So, factor in the actual complaint, Low Torque and at what rpm is the max torque achieved? True, gear ratio is nothing more than torque multiplied to the ground. Don't forget 0 x 2.73 = 0. 0 x 4.10 = 0, 0 x 4.88 = 0. Point is, add all the gear you want, if it's little to no torque to multiply don't have many expectations and maybe gear ratio isn't the first thing to consider. First thing I always consider is how much of this FREE hp/torque that I'm throwing away, can I get back? Un-needed weight, un-needed accessories, wind drag, brakes dragging and anything else that can be checked or changed. Next, consider this gear ratio multiplication. If 4.10 isn't getting the job done, is another .78 which is less than 25% more multiplication and that is also taking away from my top end cruising so is it really worth $1000-$1300 for regearing? And to accomplish what? Going from 2.73 or 3.08 to 4.56 or 4.88 maybe so. From 4.10 to 4.56 or 4.88 I don't think so. If I was running 4.10's in 10 bolts and I wanted stronger axles anyway, and I was able to score some good used CUCV 4.56 axles ready to bolt in for $1200 or so, then sure, I'd give it a try, but I'm spending money more for the strength than the gear ratio and the little added gear is just a little bonus.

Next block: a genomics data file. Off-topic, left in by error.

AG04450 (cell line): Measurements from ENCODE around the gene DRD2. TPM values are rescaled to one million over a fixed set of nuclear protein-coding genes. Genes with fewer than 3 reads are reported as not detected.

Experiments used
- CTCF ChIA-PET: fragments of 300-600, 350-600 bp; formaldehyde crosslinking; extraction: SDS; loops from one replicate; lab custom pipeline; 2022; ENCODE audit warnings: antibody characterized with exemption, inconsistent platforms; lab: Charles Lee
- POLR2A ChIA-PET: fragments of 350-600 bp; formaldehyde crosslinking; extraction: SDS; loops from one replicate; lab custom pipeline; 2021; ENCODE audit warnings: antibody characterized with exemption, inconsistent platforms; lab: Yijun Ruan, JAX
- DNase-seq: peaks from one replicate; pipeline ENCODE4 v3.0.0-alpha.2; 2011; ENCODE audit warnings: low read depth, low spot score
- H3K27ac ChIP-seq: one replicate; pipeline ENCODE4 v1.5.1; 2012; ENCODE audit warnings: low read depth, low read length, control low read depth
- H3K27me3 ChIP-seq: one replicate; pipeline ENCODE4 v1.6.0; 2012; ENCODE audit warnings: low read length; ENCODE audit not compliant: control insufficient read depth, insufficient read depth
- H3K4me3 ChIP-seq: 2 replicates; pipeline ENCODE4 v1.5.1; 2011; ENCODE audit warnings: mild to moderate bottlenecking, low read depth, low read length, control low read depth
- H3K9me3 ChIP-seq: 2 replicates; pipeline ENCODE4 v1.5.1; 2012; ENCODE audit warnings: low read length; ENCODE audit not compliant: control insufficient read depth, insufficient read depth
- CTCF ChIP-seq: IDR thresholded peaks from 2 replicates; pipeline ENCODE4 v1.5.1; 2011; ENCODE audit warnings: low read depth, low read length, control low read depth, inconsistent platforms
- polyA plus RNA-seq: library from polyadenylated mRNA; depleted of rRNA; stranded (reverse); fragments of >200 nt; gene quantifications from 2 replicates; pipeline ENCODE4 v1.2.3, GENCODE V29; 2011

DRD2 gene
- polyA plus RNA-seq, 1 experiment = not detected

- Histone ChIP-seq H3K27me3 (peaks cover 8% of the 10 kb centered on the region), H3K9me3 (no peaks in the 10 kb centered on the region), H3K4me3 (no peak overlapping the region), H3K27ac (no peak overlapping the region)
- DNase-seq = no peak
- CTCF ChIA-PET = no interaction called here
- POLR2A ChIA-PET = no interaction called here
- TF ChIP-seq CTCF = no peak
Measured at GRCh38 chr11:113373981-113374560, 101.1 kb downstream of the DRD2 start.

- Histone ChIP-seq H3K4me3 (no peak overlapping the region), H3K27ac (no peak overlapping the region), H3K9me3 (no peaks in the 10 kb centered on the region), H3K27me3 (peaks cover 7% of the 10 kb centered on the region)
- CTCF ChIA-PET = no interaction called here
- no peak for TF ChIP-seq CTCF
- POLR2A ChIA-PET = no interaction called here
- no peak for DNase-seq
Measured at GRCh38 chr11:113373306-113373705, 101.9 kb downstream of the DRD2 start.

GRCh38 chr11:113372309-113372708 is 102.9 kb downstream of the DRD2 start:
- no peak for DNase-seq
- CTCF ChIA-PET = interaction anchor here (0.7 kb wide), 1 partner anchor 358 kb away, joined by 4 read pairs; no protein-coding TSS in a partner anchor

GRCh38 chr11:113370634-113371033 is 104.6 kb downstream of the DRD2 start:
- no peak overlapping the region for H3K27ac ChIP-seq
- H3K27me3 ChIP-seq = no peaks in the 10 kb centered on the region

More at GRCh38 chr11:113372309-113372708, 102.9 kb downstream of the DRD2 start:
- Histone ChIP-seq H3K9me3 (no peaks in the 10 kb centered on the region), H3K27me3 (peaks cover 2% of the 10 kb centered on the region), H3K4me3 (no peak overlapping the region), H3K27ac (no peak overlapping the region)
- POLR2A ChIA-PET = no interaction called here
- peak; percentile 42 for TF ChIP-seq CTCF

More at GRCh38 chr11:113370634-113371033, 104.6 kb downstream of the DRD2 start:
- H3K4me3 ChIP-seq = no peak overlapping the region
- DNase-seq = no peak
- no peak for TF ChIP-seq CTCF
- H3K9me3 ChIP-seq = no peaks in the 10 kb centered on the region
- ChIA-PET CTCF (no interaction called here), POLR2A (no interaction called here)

It was already mentioned above, but in this case, where there's not a huge change for the $1000-$1300 to re gear, I think I'd be spending $1000-$1300 on heads swap to raise compression ratio, better breathing heads for more performance and a cam swap to put the power band more into an rpm range where I intend to work the truck and use it, whether that be low end, mid range or top end. By doing this, It just might improve my mpg too and by not doing a gear change I'm not giving up my top cruising speed so I can continue to cruise 80+ on the interstate. If I still wasn't 100% happy but I think I would be, but just in case I wasn't, my next change would be dropping down to 33in tires after I wore out the 35's and getting back some of that parasitic hp loss. If I needed tires anyway, it's not money spent towards the poor performance. If anything, the 33's will cost less than the 35's and I know my mpg will improve at least a little. Maybe 1/4 mpg but its still gain rather than loss.

    Whew, my hands hurt. Sometimes I should keep my opinion to myself. :shrug:
     
  15. shiftpro

    shiftpro Full Access Member

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    That was an excellent post Hotrod, thanks.